The LA Renegades ventured into the professional Counter-Strike scene in mid 2015, acquiring the top Australian roster to represent the organisation. The strategy was considered a bold move for the Renegades, sourcing talent from a region which had previously seen lived under a rock, without a single strong overseas finish to brag about. Following the pickup of the Australian squad, they would see successes in qualifying for majors and other big tournaments, but ultimately fell short of any notable placings.
The Australian Counter-Strike scene has been widely regarded as largely irrelevant for a long time, due in part, to the isolation and lack of high tier competition. The former Vox Eminor squad, picked up by Renegades, certainly presented the region’s best shot at placing well internationally and the Australians seized the opportunity to show the world that the prejudices against the region were not justified.
Immediately following the Renegades acquisition, the team showed their dominance in the Australian region, continuing to best the competition in the area, with three first placings in three consecutive tournaments. Along with qualification for the 2015 Cologne major, the Renegades organisation took the opportunity to build upon their team’s prospects and relocated the team from Australia to the USA.
Coinciding with the move to America was the sudden decline in notable results for the Australians, who have failed to reach the semifinals of a LAN tournament since. The team’s period of relative dominance has faded, now tallying losses to teams considerably weaker, such as the British team EZSKINS at DreamHack London 2015.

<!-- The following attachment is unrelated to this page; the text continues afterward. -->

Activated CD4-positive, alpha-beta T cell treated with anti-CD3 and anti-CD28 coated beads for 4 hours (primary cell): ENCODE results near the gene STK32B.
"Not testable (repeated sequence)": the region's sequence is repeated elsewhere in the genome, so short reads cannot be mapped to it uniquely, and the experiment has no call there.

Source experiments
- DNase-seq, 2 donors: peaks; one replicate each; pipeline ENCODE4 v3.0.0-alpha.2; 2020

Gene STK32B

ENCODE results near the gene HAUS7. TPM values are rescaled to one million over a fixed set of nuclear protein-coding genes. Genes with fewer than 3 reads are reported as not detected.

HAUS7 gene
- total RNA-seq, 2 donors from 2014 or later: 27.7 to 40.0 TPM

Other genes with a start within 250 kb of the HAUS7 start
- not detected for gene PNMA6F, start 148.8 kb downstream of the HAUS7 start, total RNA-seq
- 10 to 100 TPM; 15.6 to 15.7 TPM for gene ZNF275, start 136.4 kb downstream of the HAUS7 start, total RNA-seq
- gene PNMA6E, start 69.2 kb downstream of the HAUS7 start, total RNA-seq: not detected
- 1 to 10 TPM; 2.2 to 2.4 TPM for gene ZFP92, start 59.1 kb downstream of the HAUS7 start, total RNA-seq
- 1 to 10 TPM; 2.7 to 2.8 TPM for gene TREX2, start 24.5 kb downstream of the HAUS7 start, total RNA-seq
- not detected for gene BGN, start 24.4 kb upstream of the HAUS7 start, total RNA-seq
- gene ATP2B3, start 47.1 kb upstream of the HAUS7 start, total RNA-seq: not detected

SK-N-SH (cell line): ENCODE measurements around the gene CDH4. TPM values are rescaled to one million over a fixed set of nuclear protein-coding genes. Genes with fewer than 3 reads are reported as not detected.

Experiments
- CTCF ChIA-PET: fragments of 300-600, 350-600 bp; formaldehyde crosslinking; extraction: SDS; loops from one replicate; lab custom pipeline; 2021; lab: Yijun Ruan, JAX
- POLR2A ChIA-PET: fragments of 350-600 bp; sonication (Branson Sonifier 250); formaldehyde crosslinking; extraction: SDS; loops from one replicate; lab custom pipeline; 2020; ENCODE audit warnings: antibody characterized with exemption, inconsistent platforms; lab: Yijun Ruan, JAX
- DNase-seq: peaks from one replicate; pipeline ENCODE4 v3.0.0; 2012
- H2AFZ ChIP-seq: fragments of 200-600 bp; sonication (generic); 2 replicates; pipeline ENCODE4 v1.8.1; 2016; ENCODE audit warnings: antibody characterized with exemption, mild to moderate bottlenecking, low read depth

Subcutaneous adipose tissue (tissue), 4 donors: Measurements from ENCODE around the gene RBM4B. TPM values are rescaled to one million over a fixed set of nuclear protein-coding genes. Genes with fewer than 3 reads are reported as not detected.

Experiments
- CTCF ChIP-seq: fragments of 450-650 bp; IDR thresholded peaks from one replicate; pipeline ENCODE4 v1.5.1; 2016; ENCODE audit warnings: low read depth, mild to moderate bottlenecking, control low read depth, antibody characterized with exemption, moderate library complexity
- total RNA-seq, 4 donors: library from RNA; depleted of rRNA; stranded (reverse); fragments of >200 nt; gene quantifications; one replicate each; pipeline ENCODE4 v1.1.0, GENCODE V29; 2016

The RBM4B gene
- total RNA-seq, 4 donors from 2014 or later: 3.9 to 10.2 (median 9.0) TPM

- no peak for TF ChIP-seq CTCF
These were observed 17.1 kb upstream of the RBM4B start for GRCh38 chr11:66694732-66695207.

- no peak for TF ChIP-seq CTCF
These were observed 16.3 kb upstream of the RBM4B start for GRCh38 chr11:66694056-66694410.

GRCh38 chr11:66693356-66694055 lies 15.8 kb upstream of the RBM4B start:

2016 has been an all to similar story for the LA Renegades, who despite continued support and investment from the organisation, have failed to provide anything other than mediocre results, failing to win anything in 2016. With the recent rise of the Asian region in high level Counter Strike, with teams like TyLoo and VG.CyberZen making a splash, the Renegades have similarly failed to best their local Asia/Pacific region, losing in 4 different local Asian LANs to teams which were traditionally considered beneath the skill level of the Australians.
The team now lack the form they once had to qualify for big LANs, in order to secure a slice, albeit a small one of the prize pools. With three unsuccessful attempts at major qualification this year, questions are being asked if the team requires some fresh blood.
The possibility of additions from the North American region rather than their own are certainly well founded, as the transfers of Ricardo “Rickeh” Mulholland and Karlo “USTILO” Pivac have proven to be considerably more successful than their respective predecessors of Luke “Havoc” Paton and Chad “SPUNJ” Burchill.
Moving forwards, the Renegades as a team may wish to reconsider their options, as the current lineup continues to unsuccessfully compete within the North American region, despite their status which leads to participation in prestigious tournaments such as ELeague.
The development of the Australasian scene would be greatly beneficial for the global competitive Counter-Strike landscape – every neutral is hoping the Renegades can turn their misfortunes around and do well in 2017.